Well I do not know how accurate my answer will be, but this is my bit to clarify a bit your confusion and try to address yourself better.
Just like you say, both use parentheses (). In this case what goes inside the parentheses represent the arguments, or in other words the input data. These input data are processed and yield a result. Imagine a black box where you throw things, that transforms what you get and throws something new.
What is the process behind the scenes? Well for now you can just ignore it. At this moment we are not very interested in how that is achieved, but simply the final result.
For example, with
alert("Hola mundo") what happens is that you enter the text: "Hello world" and the result will be that it shows you a small alert window with the same message that you entered.
On the other hand, if you have a variable
Since there is nothing inside the parentheses, it means that you did not enter input data.
Then the question is: What will I transform if I do not enter anything?
In this case, if you look after
name = "polo" and you execute
name.toUpperCase() , what happens is the following:
name there is a point. This point is connecting
name and it is intuited that there is a relationship between the two.
What is that relationship? good is simple,
toUpperCase() translates to "convert to uppercase", it could be assumed that this operation will capitalize what is before the point. And so, if you run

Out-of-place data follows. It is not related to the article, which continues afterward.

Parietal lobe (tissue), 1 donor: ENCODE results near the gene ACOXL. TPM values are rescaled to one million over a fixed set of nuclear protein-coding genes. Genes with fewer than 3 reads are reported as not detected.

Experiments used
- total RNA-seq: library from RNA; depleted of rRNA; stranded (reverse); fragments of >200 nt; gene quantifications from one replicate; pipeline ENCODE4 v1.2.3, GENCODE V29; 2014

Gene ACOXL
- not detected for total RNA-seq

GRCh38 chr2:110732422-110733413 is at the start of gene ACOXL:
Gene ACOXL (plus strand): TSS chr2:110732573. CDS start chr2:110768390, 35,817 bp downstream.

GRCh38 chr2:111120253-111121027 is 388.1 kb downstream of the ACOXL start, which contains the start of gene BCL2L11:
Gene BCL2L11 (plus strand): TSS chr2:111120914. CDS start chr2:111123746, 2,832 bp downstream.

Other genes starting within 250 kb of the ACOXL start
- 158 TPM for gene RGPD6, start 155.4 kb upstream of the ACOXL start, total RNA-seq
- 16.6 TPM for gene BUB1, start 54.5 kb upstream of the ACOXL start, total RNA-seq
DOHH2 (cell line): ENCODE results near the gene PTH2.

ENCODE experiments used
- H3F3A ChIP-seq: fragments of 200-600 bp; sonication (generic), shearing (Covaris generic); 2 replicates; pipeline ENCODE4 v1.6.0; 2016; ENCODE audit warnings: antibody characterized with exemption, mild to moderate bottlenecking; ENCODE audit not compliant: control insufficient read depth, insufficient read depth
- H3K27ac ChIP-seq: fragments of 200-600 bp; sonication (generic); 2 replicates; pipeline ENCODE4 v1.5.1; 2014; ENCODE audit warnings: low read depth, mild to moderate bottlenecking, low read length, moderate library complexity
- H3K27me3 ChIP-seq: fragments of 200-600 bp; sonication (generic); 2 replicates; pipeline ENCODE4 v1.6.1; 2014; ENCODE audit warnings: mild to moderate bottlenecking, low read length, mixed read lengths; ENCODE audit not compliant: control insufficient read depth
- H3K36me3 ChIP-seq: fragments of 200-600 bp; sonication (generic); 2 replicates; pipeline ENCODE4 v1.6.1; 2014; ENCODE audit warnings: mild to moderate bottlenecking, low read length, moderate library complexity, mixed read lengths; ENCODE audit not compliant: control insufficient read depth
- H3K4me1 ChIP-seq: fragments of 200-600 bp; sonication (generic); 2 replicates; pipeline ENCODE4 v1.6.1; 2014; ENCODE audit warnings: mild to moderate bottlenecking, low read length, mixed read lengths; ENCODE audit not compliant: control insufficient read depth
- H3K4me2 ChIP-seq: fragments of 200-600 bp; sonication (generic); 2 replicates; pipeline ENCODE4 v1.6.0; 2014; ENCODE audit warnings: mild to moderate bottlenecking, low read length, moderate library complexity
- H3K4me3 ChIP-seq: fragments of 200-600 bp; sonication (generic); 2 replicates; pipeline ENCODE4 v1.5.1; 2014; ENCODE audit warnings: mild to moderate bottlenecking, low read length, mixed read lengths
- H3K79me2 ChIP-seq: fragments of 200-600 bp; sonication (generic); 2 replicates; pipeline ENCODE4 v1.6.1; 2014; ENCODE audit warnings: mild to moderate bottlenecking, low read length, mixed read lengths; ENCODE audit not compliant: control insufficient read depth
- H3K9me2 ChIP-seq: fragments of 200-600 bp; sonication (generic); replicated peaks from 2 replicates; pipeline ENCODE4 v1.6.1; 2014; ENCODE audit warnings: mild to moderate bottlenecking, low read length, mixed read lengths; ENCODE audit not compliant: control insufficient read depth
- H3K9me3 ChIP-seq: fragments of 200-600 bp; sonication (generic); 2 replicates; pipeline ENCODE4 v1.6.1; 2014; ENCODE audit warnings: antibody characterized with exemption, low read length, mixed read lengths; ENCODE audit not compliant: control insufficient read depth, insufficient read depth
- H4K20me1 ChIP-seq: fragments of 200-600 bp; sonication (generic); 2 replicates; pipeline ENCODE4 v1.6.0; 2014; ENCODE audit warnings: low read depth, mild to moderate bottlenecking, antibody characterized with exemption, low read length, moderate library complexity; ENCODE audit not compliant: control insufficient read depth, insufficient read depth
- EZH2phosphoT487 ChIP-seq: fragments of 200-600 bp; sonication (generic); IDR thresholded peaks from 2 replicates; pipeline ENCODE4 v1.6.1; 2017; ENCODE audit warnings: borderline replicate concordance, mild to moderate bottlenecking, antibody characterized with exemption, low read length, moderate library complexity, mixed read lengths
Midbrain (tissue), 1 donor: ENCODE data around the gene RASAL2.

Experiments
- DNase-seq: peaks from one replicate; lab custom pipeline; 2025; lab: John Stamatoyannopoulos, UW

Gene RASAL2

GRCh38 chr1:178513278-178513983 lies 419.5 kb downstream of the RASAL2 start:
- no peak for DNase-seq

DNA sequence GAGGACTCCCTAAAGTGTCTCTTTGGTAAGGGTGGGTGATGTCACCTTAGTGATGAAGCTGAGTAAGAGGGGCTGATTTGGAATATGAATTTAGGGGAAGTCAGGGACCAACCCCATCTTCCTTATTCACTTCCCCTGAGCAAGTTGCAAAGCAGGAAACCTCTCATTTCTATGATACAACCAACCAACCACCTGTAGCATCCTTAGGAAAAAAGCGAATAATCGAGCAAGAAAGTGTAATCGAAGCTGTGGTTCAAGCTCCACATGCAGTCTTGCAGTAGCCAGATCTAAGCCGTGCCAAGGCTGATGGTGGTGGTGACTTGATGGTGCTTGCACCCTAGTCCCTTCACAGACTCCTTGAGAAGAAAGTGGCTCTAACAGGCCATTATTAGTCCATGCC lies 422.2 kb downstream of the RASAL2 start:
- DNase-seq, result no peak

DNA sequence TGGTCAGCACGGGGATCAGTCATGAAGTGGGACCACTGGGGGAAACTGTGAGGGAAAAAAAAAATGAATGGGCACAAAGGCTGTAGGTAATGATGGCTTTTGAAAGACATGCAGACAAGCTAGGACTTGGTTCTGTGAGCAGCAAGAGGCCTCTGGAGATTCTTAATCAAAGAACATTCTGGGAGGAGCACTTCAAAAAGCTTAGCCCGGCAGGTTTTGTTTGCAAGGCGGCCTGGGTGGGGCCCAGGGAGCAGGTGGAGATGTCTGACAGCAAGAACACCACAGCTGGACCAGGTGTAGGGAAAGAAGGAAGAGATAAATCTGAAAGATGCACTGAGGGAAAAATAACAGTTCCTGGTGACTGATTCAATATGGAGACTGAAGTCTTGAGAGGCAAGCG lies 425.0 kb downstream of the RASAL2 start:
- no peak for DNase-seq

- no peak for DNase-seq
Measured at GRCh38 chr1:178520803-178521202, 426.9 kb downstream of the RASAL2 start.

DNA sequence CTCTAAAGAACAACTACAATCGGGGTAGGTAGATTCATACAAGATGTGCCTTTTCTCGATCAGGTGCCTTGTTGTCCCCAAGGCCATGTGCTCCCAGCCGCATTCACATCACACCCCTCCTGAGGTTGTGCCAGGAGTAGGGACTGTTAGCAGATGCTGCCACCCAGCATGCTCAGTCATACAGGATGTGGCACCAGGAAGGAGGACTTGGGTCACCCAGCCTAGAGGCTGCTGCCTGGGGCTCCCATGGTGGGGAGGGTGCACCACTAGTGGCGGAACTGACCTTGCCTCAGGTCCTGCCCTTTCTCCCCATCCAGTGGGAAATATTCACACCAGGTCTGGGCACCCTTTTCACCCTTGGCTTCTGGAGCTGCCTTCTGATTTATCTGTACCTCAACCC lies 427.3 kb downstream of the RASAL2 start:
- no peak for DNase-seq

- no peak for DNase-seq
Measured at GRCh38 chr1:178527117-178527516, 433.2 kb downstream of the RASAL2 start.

name.toUpperCase() you'll get
Already broken down a bit, I will mention two new terms: function and method.
A function is a block of code designed to execute a particular task, for example
alert . What you were calling him command . A function receives some arguments, transforms them and throws a result.
On the other hand, a method is a function within an object. This means that the input data is extracted from the same object from which it comes. For example with
name.toUpperCase() the object is
name is a text string that has a
toUpperCase method, which transforms it by changing it to upper case. That is, it does not need arguments because the input data was taken from the same object.
However, there are times when you need more information to be able to get the function to do what you want it to do, and this information can not simply infer from the object.
For example, the
repeat(count) method needs to be defined the number of times that the chain with which you are working is repeated:
'abc'.repeat(0); // ''
'abc'.repeat(1); // 'abc'
'abc'.repeat(2); // 'abcabc'